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July 6, 2009

Bring It On

Differences of opinion at Wall Street conferences are not uncommon. That's what good conference programmers aim for. But heated confrontation is actually pretty rare. At the SIFMA market structure conference in May, one exchange official and another from an ECN went at it tooth and nail. The protagonists in the brouhaha were Larry Leibowitz of NYSE Euronext and Bill O'Brien of the ECN Direct Edge. The issue was Direct Edge's flash order type, which essentially seeks out private liquidity providers for the contra side before routing the order to the national best bid or offer.

Michael Scotti, Editor

This issue's cover story takes an in-depth look at these "flash" orders. Nina Mehta, our senior editor, goes under the hood and shows why this order type truly is a flashpoint. Mehta explains its importance: "The flash order type opens the door on a number of bigger discussions taking place in the equities market, including the meaningfulness of the NBBO, competition between market centers, the rules at dark pools and the definition of a quote."

The problem for some, and likely for the SEC, is that limit orders sit in the public market with a lesser chance of getting a quick execution. Limit orders are good for the market, but it seems no one these days is keen on posting their intentions--neither institutions nor brokers. Of course, limit orders going unexecuted is not new. Back in the days when the NYSE ran an auction, led by the specialist, floor brokers had the opportunity to step ahead of limit orders when an incoming order was "flashed" to the crowd. That was the beauty of the auction, said defenders of the floor. Institutions, on the other hand, were not big fans.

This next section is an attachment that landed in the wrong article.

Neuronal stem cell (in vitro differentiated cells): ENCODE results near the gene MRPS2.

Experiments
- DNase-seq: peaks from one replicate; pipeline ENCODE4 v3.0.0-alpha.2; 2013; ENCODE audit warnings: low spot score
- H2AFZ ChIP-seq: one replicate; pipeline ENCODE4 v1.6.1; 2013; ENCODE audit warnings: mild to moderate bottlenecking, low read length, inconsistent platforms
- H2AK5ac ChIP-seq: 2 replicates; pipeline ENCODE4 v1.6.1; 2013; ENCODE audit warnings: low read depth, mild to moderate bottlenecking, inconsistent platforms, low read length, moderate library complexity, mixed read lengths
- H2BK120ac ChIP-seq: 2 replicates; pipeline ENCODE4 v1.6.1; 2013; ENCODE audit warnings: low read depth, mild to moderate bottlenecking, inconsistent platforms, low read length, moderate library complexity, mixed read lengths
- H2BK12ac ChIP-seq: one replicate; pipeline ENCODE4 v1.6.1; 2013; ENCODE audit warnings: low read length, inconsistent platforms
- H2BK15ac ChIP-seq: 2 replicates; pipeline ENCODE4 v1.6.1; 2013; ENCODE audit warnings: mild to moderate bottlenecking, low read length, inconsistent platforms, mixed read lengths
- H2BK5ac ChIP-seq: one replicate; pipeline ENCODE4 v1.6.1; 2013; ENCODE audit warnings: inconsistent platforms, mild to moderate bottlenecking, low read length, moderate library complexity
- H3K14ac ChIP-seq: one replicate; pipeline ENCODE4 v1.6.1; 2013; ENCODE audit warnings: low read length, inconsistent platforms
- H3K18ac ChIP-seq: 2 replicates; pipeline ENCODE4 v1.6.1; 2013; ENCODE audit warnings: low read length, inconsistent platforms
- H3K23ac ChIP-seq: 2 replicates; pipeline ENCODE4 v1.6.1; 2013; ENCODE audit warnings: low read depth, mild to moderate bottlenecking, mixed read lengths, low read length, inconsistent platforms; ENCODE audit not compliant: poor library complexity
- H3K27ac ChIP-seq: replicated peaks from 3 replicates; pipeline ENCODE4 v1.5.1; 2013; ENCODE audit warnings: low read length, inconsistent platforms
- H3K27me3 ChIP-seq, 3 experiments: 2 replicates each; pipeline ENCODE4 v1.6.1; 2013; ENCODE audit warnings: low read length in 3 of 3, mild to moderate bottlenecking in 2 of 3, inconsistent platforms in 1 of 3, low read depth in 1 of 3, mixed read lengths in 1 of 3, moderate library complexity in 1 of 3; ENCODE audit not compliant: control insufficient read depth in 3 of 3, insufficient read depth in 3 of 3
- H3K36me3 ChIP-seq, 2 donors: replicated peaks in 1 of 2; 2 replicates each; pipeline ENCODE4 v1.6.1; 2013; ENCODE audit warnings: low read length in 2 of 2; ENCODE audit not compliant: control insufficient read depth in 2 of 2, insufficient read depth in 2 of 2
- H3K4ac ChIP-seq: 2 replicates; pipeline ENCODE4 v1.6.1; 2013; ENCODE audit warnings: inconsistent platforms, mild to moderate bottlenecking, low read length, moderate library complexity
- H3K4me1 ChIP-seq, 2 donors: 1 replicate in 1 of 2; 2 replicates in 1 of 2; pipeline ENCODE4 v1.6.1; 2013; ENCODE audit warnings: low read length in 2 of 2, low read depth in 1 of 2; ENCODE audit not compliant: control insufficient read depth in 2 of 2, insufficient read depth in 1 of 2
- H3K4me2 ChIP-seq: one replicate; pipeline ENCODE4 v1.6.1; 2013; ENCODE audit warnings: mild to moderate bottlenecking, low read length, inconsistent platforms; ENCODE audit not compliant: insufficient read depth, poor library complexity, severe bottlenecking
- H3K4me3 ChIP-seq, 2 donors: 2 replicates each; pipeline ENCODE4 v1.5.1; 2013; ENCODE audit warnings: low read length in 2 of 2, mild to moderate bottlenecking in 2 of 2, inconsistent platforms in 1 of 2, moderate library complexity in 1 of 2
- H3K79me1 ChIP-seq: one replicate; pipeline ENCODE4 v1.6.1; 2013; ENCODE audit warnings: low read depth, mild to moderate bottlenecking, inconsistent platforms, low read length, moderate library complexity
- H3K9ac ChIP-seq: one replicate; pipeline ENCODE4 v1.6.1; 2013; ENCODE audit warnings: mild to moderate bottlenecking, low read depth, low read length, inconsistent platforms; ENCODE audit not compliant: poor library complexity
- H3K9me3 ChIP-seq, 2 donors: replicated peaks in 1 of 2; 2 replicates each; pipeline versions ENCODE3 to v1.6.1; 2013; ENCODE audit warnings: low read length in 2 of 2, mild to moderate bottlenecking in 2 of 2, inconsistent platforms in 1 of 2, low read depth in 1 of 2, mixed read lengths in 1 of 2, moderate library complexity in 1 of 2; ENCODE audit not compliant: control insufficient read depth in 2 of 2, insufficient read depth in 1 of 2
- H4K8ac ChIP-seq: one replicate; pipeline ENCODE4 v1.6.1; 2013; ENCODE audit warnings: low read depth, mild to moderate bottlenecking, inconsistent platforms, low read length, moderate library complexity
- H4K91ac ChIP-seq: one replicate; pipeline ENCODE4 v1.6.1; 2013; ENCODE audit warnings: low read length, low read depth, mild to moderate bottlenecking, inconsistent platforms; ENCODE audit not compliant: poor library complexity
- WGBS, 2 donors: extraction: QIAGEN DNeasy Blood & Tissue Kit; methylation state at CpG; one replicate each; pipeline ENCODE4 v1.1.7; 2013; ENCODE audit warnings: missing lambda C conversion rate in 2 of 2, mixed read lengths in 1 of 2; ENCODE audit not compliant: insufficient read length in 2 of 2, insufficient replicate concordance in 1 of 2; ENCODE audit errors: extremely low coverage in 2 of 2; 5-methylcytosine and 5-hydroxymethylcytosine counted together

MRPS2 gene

Reg NMS, of course, was partly designed to protect limit orders and encourage their use. Limit orders aid transparency--a topic that appears to be gaining in importance at the SEC, as the equities market becomes more opaque, or dark. You'll also notice a story on the SEC's concerns about dark pools in our Rules & Regs section. James Brigagliano, the co-acting director of the SEC's Division of Trading and Markets, was at the same SIFMA conference, expressing his concerns about price discovery, liquidity and volatility. So was SEC associate director David Shillman.

Market structure debate is intense now. And a former SEC colleague of Brigagliano and Shillman now in private practice found himself in the position of having to moderate the panel and exchange between Leibowitz and O'Brien. Robert Colby, the former deputy director and veteran of untold panels, interjected during one fiery exchange between the two: "We supplied guns in case it gets better." The comment diffused the combatants only somewhat, but it definitely brought down the house.


Michael Scotti

Editorial Director


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